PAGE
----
Our Life in the Pacific Northwest

Getting Prepared

Having grown up in California, I’ve been in a few earthquakes. Fortunately, I missed the 1994 Northridge quake that devastated the town I grew up in. My friends and family described it as catastrophic and something they will never forget. That quake was a 6.7 magnitude and considered a moderate earthquake even though it caused major damage. Sections of major freeways collapsed, parking structures and office buildings collapsed, and many apartment buildings suffered irreparable damage. I watched the news for days and saw emergency workers at the Northridge mall, the place I hung out with every day with my friends, trying to rescue people stuck under the rubble. It was heartbreaking to watch the place I grew up in a state of disaster.  The home I grew up in was red tagged (considered unsafe to enter). As a result, we have always tried to be “prepared”.

(Left) Northridge Mall   (Right) My favorite record store when I was a teenager

They’ve been talking about the “big one” for years now. I am referring to the subduction zone earthquake that we are overdue for in the Pacific Northwest. People have been inundated with warnings, scary scenarios and what some would call “over exaggerations” of the impending devastation. Even so, the residents of the Pacific Northwest do need to take notice and plan for the worst.

This is a link to a very scary (and controversial) article called “The Really Big One” in The New Yorker magazine. The tsunami information has been proven inaccurate so don’t panic.

It is fact that we are overdue for a 9.0 or higher subduction zone earthquake. A subduction zone is where two tectonic plates meet and one is sliding under the other. In our case, it is the Juan de Fuca plate moving under the North American plate. The Cascadia Subduction Zone “megathrust” fault stretches from Northern Vancouver Island to Cape Mendocino California.

ring-of-fire

Since we are considered part of the “Ring of Fire”, the area of seismic activity running along the Pacific shore from Alaska to Chile and from Japan to New Zealand, we live where the most earthquakes happen. And even though we don’t get as many earthquakes as Japan or Chile, we still need to prepare. Subduction zone quakes are the largest and most damaging. Imagine a devastating earthquake lasting over 4 minutes. Most of us are not ready for that kind of shaking. Our homes are not ready for that kind of shaking.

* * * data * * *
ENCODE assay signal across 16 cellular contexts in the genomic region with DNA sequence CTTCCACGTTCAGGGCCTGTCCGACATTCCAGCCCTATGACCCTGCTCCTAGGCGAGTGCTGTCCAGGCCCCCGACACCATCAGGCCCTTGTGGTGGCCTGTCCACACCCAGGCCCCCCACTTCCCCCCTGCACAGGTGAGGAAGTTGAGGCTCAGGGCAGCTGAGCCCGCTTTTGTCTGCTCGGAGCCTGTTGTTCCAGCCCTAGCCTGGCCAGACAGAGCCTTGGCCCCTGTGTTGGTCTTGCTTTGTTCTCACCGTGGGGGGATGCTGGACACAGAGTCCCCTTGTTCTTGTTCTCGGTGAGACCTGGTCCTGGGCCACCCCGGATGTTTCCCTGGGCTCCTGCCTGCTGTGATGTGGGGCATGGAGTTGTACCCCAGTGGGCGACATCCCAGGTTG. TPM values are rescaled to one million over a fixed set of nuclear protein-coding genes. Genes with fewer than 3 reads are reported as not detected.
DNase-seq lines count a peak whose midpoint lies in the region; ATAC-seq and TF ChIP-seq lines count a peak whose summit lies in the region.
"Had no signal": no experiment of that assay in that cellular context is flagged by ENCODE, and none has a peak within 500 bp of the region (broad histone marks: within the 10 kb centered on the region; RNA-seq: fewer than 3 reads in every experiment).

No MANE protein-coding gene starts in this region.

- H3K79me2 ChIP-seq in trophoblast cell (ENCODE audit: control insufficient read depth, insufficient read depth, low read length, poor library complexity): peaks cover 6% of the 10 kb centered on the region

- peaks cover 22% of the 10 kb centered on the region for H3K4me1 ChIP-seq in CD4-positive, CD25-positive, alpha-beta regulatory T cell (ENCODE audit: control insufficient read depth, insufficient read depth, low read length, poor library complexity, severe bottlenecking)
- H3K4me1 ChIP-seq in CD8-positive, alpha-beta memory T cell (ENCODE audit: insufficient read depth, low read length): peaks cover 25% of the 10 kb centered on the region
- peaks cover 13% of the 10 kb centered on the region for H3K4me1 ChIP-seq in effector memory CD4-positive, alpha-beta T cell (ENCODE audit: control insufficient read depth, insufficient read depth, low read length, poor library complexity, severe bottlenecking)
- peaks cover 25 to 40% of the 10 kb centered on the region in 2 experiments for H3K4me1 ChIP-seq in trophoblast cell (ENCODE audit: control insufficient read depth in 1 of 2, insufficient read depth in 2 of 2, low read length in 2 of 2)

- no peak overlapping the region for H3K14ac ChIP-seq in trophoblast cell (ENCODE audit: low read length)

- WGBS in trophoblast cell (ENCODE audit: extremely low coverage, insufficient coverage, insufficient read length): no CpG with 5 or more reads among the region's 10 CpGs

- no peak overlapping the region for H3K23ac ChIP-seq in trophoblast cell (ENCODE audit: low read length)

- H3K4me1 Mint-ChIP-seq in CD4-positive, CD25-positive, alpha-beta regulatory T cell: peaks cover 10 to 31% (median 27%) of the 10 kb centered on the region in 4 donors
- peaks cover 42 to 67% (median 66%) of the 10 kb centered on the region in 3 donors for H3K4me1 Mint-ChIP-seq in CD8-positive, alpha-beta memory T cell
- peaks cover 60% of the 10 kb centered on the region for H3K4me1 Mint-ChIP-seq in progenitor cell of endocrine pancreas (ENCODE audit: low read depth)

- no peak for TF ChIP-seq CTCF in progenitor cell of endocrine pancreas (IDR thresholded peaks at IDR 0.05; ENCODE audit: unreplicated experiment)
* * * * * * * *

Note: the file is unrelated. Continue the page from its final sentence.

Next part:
SlowSlipMap_PNSN_20170228151300896_7426083_ver1.0_640_360(Kiro 7 image)

Recently we’ve been experiencing a large amount of “slow slip” tremors which occurs just about every 14 months. Some scientists believe that this puts added stress on the Cascadia subduction zone which may increase the chances of a major earthquake.  Of course, this is nothing to become alarmed over but it is worth keeping in the forefront of your mind.

My husband is prepared. I have to give most of the credit to him for turning a section of our garage into a disaster preparation area. We have water, first aid supplies, canned food, dry food, clothing, flashlights, headlamps, and everything else you can think of to keep us “comfortable” in the event of a natural disaster. Our vehicles are even prepared. We have a large family so it makes sense to have all of the necessities and it gives him something to do.

IMG_5582c                         IMG_5582

Of course, I realize that this is extreme but there are other more reasonable ways to be prepared. I was just at Costco yesterday and saw a 5-day survival backpack which looked to be a pretty good deal for $69.00 if you want just want to ease your mind a bit. You’ll definitely need more water but it’s a good start. My next post will be more specific about what you need to be prepared, lots of informative res and how to create your own home disaster prep kit.

Considering the laws of average, we could have a major earthquake tomorrow or one hundred years from now. Who knows? For peace of mind, though, I would suggest giving it some thoughtful consideration. Better to be safe than sorry, right?

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